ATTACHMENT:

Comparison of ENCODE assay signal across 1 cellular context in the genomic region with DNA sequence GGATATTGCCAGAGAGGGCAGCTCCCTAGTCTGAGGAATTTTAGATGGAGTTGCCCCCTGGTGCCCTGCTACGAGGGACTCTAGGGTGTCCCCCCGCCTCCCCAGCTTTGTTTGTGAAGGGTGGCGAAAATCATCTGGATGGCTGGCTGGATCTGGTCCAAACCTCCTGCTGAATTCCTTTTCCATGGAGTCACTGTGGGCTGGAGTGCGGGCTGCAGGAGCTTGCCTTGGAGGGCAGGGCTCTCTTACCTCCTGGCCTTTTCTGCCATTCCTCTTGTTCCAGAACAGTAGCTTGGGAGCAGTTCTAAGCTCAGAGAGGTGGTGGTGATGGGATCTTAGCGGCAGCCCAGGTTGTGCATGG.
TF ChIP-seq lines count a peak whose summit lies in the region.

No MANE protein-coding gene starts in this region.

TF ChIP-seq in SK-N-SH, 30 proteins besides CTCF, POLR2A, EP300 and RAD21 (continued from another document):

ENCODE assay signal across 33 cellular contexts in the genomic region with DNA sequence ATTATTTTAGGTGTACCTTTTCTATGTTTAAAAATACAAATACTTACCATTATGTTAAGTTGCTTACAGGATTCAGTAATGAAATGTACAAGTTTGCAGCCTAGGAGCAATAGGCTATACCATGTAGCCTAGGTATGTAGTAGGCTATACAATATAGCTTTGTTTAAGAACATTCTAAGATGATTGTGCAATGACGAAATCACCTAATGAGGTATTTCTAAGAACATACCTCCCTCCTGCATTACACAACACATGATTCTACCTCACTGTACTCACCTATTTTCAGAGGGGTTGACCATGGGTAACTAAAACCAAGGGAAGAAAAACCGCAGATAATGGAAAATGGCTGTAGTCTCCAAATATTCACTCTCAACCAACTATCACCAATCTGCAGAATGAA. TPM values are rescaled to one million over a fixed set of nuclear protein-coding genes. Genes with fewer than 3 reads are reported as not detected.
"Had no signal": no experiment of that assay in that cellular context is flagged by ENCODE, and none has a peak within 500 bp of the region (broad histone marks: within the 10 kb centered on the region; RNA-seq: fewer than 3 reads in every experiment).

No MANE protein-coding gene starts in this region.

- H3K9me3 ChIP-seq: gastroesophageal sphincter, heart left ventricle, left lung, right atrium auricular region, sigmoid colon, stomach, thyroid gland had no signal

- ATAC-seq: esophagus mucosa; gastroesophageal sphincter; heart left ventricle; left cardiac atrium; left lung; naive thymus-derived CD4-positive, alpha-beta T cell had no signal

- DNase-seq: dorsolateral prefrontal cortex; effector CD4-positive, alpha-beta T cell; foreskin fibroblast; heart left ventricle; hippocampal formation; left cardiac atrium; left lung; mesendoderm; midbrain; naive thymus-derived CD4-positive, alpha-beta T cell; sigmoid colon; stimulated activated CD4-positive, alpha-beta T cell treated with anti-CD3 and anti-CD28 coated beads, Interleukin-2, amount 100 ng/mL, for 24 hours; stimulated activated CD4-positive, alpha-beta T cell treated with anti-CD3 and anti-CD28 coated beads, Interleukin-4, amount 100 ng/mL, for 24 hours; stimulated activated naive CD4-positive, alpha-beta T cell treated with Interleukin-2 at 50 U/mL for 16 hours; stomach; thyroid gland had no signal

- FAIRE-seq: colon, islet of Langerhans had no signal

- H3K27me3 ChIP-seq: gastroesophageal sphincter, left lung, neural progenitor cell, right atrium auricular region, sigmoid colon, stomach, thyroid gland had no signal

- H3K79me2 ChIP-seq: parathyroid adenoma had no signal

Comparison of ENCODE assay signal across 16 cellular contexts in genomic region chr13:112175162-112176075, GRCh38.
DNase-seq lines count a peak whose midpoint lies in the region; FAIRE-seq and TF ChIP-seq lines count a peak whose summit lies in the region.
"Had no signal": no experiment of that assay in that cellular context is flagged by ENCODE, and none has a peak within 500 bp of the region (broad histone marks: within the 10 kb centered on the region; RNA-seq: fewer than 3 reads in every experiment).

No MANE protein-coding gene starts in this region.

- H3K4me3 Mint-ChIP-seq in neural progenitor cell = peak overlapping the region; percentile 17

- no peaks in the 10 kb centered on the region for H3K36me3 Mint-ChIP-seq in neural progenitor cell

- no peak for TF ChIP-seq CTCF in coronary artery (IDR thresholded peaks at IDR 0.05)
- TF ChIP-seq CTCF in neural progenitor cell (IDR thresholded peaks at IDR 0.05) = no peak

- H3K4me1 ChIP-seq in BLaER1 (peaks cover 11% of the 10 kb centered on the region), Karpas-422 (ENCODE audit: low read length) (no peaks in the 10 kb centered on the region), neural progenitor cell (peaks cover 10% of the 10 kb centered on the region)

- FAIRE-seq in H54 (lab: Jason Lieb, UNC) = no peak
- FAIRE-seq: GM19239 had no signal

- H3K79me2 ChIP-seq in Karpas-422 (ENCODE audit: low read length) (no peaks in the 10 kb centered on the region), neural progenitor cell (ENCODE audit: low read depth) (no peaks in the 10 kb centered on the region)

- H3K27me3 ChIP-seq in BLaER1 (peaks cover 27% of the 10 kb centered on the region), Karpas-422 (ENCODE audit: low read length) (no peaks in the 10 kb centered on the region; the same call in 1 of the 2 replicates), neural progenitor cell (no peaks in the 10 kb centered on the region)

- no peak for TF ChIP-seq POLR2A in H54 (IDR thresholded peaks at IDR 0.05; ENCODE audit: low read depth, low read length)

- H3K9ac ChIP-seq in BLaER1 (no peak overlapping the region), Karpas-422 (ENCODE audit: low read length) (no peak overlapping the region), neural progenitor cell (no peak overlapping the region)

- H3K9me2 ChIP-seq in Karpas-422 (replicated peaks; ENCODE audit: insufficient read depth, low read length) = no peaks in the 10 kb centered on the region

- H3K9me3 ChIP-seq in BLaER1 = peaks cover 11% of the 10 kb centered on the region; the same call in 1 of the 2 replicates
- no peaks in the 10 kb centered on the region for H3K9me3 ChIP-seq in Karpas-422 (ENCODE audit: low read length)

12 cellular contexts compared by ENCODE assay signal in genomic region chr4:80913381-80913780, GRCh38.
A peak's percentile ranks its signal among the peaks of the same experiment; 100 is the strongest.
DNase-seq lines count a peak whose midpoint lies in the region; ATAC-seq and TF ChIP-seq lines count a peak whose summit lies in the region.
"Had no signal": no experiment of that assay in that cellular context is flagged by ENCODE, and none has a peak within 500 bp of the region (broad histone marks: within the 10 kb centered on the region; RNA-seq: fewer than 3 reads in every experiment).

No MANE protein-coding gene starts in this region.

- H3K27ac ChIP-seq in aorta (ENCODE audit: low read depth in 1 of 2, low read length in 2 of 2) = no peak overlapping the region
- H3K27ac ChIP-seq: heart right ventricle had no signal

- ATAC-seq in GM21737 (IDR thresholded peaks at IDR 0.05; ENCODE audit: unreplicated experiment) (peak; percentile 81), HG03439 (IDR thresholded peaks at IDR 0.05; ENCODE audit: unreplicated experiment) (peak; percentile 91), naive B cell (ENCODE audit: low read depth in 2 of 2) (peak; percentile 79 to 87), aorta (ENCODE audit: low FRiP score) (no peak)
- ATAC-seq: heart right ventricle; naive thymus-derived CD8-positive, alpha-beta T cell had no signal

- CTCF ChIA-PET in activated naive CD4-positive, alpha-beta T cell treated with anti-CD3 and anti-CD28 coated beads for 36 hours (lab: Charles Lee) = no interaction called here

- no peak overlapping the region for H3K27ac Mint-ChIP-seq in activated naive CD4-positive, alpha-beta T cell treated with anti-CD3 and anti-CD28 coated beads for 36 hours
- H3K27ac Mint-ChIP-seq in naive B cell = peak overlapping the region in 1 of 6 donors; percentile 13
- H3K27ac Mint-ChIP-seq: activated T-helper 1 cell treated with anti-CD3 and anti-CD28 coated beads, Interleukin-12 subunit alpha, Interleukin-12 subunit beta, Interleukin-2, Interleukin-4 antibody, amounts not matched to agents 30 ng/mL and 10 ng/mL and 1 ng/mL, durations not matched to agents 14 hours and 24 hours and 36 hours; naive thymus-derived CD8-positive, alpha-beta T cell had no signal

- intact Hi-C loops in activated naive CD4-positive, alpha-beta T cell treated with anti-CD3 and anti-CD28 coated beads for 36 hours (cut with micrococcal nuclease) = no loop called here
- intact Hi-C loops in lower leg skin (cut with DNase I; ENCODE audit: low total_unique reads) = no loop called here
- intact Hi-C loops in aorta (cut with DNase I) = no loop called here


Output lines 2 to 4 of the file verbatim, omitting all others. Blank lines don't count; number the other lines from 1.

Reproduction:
TF ChIP-seq lines count a peak whose summit lies in the region.

No MANE protein-coding gene starts in this region.

TF ChIP-seq in SK-N-SH, 30 proteins besides CTCF, POLR2A, EP300 and RAD21 (continued from another document):